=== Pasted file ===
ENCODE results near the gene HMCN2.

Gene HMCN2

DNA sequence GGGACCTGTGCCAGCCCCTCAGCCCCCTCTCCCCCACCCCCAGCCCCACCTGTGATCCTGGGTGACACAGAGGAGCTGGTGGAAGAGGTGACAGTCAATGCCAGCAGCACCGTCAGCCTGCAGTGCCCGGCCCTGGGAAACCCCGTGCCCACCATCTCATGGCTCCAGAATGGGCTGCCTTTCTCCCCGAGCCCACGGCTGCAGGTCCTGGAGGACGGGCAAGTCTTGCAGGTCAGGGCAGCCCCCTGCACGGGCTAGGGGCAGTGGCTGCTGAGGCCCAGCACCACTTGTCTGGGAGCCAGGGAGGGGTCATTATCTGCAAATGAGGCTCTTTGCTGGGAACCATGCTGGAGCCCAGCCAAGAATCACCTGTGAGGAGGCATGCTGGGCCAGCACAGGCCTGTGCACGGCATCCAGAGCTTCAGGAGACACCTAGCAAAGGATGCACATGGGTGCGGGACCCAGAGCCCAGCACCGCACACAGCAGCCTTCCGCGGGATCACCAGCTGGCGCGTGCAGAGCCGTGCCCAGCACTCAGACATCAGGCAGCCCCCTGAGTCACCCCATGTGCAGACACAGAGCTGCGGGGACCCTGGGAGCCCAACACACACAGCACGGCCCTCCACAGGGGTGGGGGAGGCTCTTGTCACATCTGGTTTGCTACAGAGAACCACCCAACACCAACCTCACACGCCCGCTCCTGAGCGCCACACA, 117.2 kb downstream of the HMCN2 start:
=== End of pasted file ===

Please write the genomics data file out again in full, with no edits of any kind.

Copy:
ENCODE results near the gene HMCN2.

Gene HMCN2

DNA sequence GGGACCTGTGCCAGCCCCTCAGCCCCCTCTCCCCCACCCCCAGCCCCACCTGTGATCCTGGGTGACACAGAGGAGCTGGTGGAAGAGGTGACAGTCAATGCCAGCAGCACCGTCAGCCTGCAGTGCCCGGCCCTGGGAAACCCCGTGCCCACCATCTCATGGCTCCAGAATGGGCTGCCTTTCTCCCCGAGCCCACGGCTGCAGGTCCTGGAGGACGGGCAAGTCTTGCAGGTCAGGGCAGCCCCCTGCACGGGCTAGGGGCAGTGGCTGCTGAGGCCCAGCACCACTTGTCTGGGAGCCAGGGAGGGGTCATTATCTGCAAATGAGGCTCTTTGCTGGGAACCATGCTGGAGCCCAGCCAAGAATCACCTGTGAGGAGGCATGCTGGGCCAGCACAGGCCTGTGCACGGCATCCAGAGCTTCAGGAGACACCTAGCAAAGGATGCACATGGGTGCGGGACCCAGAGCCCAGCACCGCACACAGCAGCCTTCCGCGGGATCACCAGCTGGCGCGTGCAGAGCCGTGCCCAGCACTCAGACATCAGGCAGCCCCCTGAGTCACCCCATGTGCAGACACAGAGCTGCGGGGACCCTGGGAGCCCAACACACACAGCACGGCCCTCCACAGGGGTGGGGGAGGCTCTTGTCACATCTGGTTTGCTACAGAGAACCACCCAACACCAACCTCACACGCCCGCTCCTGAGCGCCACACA, 117.2 kb downstream of the HMCN2 start: